Captain Maxx Mini Kaiju series !


I’ve been teasing pics of these new figures on the Max Toy site, but thought I would show them here as well … I really like how they are coming out so far. I’ve been working with 5 different artists for this series, and seeing how they envision my creations is a lot of fun ! They were given total free reign on this project, the only thing i said was have fun with it. I think the results show they did have fun 😉
So without further ado, here are the 5 characters and the sculpts .. note must of these sculpts are not finished .. but will give you an idea of the spirit they already ooze 😉 I’m sure there are those who may disagree with me, but dang, nobody does “cute” like the Japanese can (!) First up is …
Captain Maxx by Tadayoshi Ichimiya – Sunguts (sculpt and wax). Ok, how cute is this ?!! For those of you out there who are into classic Japanese Heroes, Ichimiya-san included a human face version as well as the hero face version, like Silver Kamen ! As Garfield would say, “Nice Touch !”.


Alien Xam by Satoru Doki of Yamo-Mark (sculpt and wax). When I came up with Captain Maxx’s main foe, I obviously was influenced by Invasion of the Saucer Men and Alien Baltan. Along those lines, Alien Xam ( Max spelled backwards ) when he is in his giant form is actually made up of billions of tiny Xams .. this new mini figure perfectly replicates what I had in mind for Xam’s mini sized form ! Hmmm, now I only need to order a billion of them to build that life sized Xam I wanted … !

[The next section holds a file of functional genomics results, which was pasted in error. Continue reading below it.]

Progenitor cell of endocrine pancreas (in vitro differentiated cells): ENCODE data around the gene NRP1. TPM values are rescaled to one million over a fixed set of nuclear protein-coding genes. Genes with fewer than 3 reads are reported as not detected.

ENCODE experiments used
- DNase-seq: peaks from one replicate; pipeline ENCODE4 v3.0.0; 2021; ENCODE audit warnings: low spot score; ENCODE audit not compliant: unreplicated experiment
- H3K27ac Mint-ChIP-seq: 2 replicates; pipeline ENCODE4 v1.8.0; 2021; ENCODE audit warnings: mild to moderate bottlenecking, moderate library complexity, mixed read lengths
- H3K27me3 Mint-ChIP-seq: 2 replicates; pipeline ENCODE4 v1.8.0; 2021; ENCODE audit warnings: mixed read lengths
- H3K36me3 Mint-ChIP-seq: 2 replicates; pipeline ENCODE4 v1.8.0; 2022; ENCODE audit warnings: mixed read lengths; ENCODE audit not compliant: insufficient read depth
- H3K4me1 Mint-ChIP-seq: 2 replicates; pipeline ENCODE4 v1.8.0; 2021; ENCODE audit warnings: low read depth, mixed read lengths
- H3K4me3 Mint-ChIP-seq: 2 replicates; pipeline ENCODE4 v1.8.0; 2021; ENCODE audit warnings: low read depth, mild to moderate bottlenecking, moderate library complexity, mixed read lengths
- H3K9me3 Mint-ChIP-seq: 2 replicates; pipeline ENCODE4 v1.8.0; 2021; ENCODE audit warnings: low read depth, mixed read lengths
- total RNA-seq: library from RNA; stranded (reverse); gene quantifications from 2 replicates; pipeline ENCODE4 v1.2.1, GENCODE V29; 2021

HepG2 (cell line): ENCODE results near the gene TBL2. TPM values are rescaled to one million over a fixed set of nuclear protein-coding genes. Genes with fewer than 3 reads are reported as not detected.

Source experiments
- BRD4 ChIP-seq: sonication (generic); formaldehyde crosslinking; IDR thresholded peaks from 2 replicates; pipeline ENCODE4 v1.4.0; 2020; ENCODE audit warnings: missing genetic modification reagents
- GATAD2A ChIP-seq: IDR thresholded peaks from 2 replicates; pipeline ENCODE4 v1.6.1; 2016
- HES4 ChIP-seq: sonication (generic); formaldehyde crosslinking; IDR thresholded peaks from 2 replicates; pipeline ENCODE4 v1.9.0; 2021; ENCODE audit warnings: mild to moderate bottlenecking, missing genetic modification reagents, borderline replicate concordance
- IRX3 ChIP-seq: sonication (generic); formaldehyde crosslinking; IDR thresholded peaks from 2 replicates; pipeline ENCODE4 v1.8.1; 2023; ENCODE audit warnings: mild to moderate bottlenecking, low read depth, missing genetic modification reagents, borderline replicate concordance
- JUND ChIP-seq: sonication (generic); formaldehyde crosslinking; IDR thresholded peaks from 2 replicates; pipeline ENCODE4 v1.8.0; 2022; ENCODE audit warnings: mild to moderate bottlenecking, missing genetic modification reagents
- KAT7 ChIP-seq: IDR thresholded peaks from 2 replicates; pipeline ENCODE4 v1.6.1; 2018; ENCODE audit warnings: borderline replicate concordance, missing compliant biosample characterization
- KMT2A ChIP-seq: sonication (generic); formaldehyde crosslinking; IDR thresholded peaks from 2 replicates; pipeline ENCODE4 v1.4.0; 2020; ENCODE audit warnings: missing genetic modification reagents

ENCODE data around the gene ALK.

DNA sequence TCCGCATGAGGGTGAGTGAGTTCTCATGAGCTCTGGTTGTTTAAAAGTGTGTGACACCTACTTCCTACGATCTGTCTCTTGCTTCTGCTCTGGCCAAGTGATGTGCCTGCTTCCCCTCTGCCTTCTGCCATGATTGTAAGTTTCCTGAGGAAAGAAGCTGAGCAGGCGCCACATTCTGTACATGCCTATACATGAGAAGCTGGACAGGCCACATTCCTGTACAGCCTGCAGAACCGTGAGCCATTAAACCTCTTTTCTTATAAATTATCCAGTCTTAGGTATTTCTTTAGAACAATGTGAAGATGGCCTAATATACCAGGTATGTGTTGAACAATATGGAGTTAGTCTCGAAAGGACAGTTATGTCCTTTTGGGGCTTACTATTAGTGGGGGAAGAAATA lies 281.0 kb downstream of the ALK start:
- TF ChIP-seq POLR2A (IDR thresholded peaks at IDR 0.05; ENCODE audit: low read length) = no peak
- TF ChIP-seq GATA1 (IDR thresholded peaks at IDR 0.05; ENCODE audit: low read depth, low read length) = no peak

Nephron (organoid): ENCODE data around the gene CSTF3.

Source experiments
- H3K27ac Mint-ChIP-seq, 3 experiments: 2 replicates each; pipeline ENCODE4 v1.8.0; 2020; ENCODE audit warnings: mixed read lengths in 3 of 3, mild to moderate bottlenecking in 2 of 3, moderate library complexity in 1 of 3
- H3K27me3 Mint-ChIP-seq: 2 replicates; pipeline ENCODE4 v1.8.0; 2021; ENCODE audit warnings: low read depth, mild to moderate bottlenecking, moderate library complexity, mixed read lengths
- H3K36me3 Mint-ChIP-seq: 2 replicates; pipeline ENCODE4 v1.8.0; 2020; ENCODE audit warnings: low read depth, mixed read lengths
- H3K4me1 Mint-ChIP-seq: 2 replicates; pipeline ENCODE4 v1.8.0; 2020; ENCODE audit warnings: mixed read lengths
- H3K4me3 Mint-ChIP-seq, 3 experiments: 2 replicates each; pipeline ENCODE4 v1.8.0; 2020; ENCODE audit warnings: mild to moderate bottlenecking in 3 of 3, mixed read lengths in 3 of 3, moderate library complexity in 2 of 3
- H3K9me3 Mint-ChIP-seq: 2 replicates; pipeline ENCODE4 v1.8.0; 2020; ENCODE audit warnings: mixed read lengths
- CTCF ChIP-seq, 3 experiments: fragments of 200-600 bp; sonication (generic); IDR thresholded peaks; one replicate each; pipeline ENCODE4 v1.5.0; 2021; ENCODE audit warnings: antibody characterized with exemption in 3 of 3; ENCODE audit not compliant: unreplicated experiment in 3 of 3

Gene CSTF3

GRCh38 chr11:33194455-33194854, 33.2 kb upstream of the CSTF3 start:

Kaiju TriPus by DxSxHx Toys, sculpt. In a million years i could not have designed a more perfect “cute” version of Kaiju TriPus ! It’s little flipper arms.. large baby three eyes looking at me… sniff, so cute …


Kaiju Eyezon by Yoshihiko Makino of TTToys, sculpt and wax. I’m dying to see the test shots ( the first vinyl pulls from the molds ) of this mini Eyezon .. all I have seen of this sculpt is this out of focus pic ( ha-ha ), at once scary but also cute with those short legs and arms ;-P I can’t wait to paint the eyes on this one !

Kaiju Drazoran by Yuichi Yamashita of Nakayoshi, sculpt. Ok your probably sick of me saying this but how can you resist this one ? Has a puppy dog feel , you can tell by it’s floopy feet it will grow into a 200 foot monster in no time !

All the figures are off to the iron mold factory in Japan. This step is to make the molds which the soft vinyl will be poured into, and the pieces will be generated for each toy. I will post pics of these first pulls or test shots. All five figures will debut at the February 2010 Winter Wonderfest show in Tokyo, Japan. But don’t worry we’ll also have them on our Max Toy web store very soon !